Dogs, cats and even a ferret: Clear the Shelters helps 1,800 animals find forever homes

More than 1,800 animals have new homes after 13 central North Carolina shelters waived their fees Saturday as part of the Clear the Shelters initiative.

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Gerald Owens
, anchor
RALEIGH, N.C. — More than 1,800 animals have new homes after 13 central North Carolina shelters waived their fees Saturday as part of the Clear the Shelters initiative.

The turnout at area shelters was strong and steady Saturday, with people lining up early to make sure they wouldn’t miss out on that perfect bundle of joy.

The Johnston County shelter was cleared quickly, and Franklin County had just one dog left at the end of the day.  SAFE Haven now has only nine cats and kittens remaining for adoption after sending 61 home with families. 

“We’ve been here since 6:45 this morning and I even came last night, until they closed, to see which kitten I wanted to get this morning,” said new pet owner and Cumberland County resident Jessica Rich. “I got two, my husband doesn’t know yet, so we’ll see.”

At the Cumberland County Animal Shelter, Miranda Clum and her mother, Cynthia Thomas, adopted a ferret they plan to name Bandit.

Miranda Clum (left) and her mother Cynthia Thomas adopted a ferret from the CUmberland County Animal Shelter, Aug. 18, 2018, during the Clear the Shelters event. The mother and daughter duo were thinking of naming their new pet Bandit.

Luis Garcia and his son, Anthony, each adopted a dog during the event. The dogs got along great, and, according to Luis and Anthony, the pups will be spending a lot of time together.

Clear the Shelters

People started lining up at Johnston County Animal Services on Friday night. The shelter only had 22 cats and 18 dogs, so most of the 200 people in line at 10 a.m. Saturday left empty handed.

At the Wake County Animal Shelter, family bonds were made as the shelter remained busy throughout the day.

"I think it's a great program," new pet owner Chuck McLaughlin said of Clear the Shelters. "I really hope it really does clear the shelters, that we're able to give these animals homes."

Several of the animals who were adopted from the Wake County Animal Shelter on Saturday had to stay behind for a few extra days in order to receive additional medical care before heading to their forever homes.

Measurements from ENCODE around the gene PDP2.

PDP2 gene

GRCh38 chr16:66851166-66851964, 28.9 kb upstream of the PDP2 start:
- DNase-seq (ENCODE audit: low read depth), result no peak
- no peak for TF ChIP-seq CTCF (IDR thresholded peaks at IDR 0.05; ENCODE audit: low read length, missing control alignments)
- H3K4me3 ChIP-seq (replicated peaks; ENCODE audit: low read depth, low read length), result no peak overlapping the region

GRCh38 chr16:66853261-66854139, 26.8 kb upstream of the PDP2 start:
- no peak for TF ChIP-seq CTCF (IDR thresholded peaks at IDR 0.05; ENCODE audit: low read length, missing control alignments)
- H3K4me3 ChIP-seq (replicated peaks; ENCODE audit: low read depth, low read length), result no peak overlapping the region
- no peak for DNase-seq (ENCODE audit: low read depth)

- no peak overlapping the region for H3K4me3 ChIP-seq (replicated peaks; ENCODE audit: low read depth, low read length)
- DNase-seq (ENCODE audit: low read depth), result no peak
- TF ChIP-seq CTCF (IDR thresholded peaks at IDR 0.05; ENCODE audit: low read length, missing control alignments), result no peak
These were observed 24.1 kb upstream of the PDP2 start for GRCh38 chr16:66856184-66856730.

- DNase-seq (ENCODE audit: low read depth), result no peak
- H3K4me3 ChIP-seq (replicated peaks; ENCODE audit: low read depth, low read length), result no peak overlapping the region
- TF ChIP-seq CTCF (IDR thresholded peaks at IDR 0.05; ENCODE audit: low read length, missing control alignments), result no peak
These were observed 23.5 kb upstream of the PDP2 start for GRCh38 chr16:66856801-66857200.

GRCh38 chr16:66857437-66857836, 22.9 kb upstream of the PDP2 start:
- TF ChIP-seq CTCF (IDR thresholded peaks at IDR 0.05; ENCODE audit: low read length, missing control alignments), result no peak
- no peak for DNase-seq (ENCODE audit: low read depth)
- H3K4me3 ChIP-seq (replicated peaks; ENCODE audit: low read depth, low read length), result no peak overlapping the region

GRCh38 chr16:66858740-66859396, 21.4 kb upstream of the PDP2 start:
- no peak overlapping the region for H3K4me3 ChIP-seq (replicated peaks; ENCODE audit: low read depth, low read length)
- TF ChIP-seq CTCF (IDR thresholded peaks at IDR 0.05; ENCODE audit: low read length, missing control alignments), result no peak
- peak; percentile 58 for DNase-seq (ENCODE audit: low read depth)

"The staff enjoys it. They love seeing the ones that they've loved and ones that have been here for a long time go home, but it does give us a breather to deep clean, restart when we need it so much in the summer," said Dr. Jennifer Frederico.

For the people at Save Haven for Cats, Saturday was about more than just adopting an adorable pet. Clear the Shelters was about saving lives.

"We have already adopted over 20 animals who are all stray, abandoned, injured, orphaned cats and kittens that would not have a home if it were not for Clear the Shelters," Pam Miller said.

Although animals receive love and attention at the Animal Protection Society of Durham, volunteers know the animals would rather be in a loving home.

"Every life is important, but animals in shelters are often forgotten by people and it's so important to remember they are such great additions to families," said Shafonda Davis.

At Orange County Animal Services, eager families met cats and dogs, but 17 dogs and 45 cats remained at the Franklin County Animal Shelter.

There were more smiles at Paws Forever in Mebane and at the Vance County Animal Shelter, where dogs, cats and even a rabbit got a family's attention.

"I love dogs. I have a dog of my own at home. I'm just looking for a playmate for him," said Cory Lafollette. "We're here for Clear the Shelters. We just feel that it's better to rescue a dog than it would be to go to a puppy mill."

Locally, 1,815 animals found homes Saturday, eclipsing the total of just over 1,100 from last year’s event.


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